Theatre in Wales

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Criticism's Shrinking, Culture's Loss

On Criticism & Critics

Michael Billington , Theatre Criticism , December 17, 2019
On Criticism & Critics by Michael Billington The Internet has cut a swathe through seven industries. More are to follow. The winnowing of theatre critics across the print press has been slow but steady. Around a half-dozen remain in London, a couple in Scotland. But there will not be another Michael Billington, able to sustain a living across decades through seeing theatre several nights a week.

The loss of critics is a loss to culture. It is the right time for the 80-year old to hand on to a younger eye and ear. But too often critics are not being replaced by critics. Parliamentary sketch-writers have an open eye and a deft descriptive pen. But they lack depth. Hindsight is connected to insight. No art- like no human being- is born bereft of context. “Always connect” indeed, and connection is crucial to criticism.

I reported earlier this year from the Hay Festival on Simon Schama. “Great critics move across four levels”, ran the article, “They home in on the detail. They know their aesthetics intimately, confident in their judgements on form, content, meaning, expression. They have facts at their finger-tips: the life, love, money, or the lack of both, the context of history, the critical climate.”

“And they yoke the first three to personal response” the article continued. Criticism needs the courage of conviction. Robert Icke has delivered theatre of greatness. But when it came to Icke rewriting Ibsen in 2018 Billington was alone in saying “No”. And he said why. “This parasitic rewrite treats a masterpiece as a lecture and totally overlooks Ibsen’s elusive comedy”. He added an aphoristic “Everything that is latent in Ibsen is blatant in Icke.”

Critics are writers and writing is animated by the words that fit. On the arrival of “Company”in Britain, Billington saw “Its surface exuberance seems to conceal a great sadness, partly because it has the whiplash precision of the best Broadway shows plus a good deal of intellectual resonance.” “Alpha Beta” was an unleashed two-hander performed by Rachel Roberts and Albert Finney. “The sheer desperation that comes from feeling one has bankrupted the vocabulary of insult”, observed the critic, “I thought it a fine play precisely because it related private anguish to public issues.”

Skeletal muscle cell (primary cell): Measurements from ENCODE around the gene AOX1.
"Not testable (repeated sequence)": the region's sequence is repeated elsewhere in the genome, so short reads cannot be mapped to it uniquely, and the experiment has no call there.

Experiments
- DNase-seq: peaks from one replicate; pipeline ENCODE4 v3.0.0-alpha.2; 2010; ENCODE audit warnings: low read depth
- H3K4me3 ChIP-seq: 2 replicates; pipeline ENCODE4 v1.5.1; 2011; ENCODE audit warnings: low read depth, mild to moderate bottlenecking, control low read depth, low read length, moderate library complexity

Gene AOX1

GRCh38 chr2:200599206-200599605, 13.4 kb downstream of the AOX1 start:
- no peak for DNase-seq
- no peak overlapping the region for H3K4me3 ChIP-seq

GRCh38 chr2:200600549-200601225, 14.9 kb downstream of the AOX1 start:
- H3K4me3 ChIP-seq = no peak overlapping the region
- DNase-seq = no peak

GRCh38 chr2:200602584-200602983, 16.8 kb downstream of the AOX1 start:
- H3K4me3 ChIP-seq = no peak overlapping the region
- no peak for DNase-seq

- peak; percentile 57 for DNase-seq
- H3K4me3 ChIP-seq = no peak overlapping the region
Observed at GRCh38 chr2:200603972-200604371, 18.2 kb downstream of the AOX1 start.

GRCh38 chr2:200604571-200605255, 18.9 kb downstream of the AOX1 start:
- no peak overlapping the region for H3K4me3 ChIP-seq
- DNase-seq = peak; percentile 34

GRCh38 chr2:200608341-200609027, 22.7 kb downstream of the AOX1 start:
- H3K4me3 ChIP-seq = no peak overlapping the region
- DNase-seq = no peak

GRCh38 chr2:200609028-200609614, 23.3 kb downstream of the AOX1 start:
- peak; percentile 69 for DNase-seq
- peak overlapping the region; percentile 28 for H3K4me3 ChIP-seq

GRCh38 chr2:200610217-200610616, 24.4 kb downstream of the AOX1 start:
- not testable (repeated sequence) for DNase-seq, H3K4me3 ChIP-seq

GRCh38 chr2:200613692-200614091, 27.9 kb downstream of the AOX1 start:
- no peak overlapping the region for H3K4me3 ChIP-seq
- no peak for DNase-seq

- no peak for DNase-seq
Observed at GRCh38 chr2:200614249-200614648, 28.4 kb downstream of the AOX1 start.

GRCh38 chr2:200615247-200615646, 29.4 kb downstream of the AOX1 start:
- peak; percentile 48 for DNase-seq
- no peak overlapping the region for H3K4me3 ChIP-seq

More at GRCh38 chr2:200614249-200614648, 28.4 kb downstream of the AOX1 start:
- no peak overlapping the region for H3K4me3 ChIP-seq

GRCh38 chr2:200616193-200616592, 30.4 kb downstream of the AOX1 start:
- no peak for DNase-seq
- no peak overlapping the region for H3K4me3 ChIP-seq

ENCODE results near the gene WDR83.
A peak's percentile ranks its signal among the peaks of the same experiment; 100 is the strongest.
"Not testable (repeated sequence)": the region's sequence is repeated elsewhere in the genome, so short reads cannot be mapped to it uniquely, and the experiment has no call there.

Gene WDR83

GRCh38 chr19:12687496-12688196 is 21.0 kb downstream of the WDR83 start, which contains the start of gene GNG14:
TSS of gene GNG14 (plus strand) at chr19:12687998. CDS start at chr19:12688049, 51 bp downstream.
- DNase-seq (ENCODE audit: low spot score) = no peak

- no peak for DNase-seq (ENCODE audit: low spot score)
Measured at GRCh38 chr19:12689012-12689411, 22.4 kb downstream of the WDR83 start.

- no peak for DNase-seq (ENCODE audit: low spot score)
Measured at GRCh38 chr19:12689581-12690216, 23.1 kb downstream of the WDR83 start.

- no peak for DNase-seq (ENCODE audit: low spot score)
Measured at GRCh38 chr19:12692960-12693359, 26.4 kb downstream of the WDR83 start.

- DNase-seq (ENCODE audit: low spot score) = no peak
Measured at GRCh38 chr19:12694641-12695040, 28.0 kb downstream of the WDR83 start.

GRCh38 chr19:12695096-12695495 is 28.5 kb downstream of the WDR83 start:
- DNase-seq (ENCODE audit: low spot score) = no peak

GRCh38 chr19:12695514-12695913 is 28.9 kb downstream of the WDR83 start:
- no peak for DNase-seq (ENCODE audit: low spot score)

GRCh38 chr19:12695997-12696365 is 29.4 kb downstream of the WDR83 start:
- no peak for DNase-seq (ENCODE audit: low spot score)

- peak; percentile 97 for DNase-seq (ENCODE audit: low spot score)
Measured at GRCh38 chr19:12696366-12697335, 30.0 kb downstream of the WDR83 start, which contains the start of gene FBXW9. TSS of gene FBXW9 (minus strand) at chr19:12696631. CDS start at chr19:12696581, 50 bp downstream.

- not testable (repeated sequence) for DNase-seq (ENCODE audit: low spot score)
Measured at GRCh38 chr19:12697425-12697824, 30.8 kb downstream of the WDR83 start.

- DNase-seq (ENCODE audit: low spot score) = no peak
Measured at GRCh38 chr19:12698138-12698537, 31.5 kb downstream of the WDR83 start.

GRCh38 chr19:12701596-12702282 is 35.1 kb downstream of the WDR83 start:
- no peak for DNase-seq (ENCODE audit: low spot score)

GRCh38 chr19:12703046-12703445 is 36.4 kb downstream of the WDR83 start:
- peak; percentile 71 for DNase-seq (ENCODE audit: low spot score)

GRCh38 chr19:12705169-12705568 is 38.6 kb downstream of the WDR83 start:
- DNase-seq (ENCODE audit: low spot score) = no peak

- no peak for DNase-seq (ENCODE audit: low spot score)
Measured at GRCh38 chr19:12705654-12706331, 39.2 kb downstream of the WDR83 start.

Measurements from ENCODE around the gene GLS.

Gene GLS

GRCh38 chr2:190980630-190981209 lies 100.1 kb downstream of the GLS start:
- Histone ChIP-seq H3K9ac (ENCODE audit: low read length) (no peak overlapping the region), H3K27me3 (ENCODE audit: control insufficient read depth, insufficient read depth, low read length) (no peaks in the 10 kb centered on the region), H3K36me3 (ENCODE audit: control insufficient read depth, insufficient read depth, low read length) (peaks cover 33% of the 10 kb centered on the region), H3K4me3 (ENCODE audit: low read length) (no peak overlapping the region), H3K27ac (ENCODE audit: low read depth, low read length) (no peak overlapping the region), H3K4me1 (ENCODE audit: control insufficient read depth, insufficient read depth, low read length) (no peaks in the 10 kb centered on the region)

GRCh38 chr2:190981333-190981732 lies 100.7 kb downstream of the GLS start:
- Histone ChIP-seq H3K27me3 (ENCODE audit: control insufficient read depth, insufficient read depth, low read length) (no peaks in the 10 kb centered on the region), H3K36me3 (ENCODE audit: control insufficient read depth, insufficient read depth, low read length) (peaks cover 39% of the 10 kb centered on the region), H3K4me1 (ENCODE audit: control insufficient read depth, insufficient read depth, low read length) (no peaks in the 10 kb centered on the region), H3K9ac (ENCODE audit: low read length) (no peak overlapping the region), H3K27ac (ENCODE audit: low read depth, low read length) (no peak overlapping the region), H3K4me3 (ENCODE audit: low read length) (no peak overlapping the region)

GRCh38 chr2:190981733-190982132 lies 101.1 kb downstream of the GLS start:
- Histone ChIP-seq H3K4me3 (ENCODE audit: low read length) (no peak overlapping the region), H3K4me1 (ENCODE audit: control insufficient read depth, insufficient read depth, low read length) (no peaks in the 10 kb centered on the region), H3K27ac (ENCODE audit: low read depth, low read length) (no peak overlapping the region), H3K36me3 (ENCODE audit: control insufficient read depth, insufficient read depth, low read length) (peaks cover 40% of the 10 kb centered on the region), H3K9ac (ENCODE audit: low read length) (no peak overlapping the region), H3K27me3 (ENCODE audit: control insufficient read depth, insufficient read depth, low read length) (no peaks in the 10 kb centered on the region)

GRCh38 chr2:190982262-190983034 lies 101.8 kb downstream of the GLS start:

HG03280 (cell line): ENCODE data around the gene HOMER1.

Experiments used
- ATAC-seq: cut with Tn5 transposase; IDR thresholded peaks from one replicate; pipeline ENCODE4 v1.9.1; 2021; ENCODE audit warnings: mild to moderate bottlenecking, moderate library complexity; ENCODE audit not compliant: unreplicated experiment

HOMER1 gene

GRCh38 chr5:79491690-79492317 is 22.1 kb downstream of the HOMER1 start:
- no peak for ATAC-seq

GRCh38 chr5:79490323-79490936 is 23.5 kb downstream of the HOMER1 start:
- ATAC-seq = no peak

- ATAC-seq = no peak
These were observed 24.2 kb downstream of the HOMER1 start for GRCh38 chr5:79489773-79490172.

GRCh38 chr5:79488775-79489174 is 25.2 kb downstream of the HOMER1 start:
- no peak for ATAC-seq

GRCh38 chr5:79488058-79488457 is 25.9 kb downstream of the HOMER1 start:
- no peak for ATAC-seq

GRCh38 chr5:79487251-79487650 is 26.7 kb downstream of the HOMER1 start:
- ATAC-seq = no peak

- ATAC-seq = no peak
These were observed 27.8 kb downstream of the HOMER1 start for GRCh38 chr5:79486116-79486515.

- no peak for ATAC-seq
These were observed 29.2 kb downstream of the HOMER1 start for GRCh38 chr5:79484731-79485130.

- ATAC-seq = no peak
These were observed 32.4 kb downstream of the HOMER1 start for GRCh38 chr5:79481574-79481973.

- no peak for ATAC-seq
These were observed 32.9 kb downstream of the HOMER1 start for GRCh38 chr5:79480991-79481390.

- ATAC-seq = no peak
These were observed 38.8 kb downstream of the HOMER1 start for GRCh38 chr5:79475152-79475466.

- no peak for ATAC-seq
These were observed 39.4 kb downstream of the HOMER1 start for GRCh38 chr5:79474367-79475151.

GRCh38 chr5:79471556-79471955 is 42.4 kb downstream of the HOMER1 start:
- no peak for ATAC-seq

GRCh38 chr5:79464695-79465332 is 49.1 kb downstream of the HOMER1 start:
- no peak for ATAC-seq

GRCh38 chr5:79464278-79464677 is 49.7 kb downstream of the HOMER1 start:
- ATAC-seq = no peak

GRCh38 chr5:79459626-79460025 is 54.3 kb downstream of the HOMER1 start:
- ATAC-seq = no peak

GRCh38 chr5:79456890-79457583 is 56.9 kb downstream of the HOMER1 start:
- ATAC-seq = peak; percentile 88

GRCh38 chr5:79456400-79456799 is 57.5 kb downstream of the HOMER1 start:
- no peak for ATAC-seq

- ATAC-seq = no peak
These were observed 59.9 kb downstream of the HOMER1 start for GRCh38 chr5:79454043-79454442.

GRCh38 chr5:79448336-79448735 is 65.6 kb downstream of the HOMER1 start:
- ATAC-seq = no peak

At “the Old Country” he looked into its depths: “the English never shake off a love of books and countryside, a deadly detachment and a sense of being emotionally wounded. Home, in short, is where the hurt is.”

And it is unlikely a new generation will possess his own depth with the classics. At a Propellor production he wrote: “Like all the best Twelfth Nights, Hall's production captures the play's opal-like shifts of mood: the sadness within the comedy, and the absurdity within the love story.”

Lastly the books. “The 101 Greatest Plays” is a provocation but all lists are there to be argued over. The history of Britain's theatre since 1945 in the aggregate simply is his “the State of the Nation.” The book is not a polemic but it has an aesthetic conviction coursing through. Its roots are equally admiration, understanding, and also love for the art. When big money and big tech invade the stage he responds that theatre “has nothing to do with hardware, hydraulic stages, scenic decoration or conspicuous displays of expenditure; but everything to do with narrative, language, ideas and physical skill.”

His view of the directocracy cuts deep and sharp. “I would gamble on the dramatist outlasting the auteur-like director” he writes. He pinpoints the truth of the theatre of display. “To create a separate area of theatre that is primarily “visual”, and to endow it with a sanctified purity as many as its apologists do, is simply to create a meaningless ghetto. And it is essentially conservative.” The strand of theatre that delivers palliatives to flatter the status quo goes against the historical record. In his retrospective he looks as to why the stage matters. “It is a vehicle of moral enquiry. It has questioned structures, scrutinised attitudes, satirised individuals.”

Its motor is the play, the link that threads theatre across the generations. From his list of 101 he concludes “a great play is both an expression of its time and open to multiple reinterpretations”. At a “Master Builder” that enthralls him he sees “the greatness of the production is that it probes the play’s mystery without imposing a single meaning.” And plays have just one origin. “The single most important factor that had made British theatre the envy of the world”, declared “the State of the Nation”, was its continuing ability to produce new writers.”

Great critics too are aware of their place in the cycle of time. Billington looked to Tynan who himself looked to Shaw. Critics are not there to be right or wrong; they are there to add a small richness to an art of complexity. He confessed his own personal leaning, in a line characteristically both dense yet succinct, as being “instinctively drawn to plays which display moral ambivalence, are rooted in close observation, blend the tragic and the comic and exude the life and energy that Baudelaire thought were the preconditions of any work of art”.

Reviewed by: Adam Somerset

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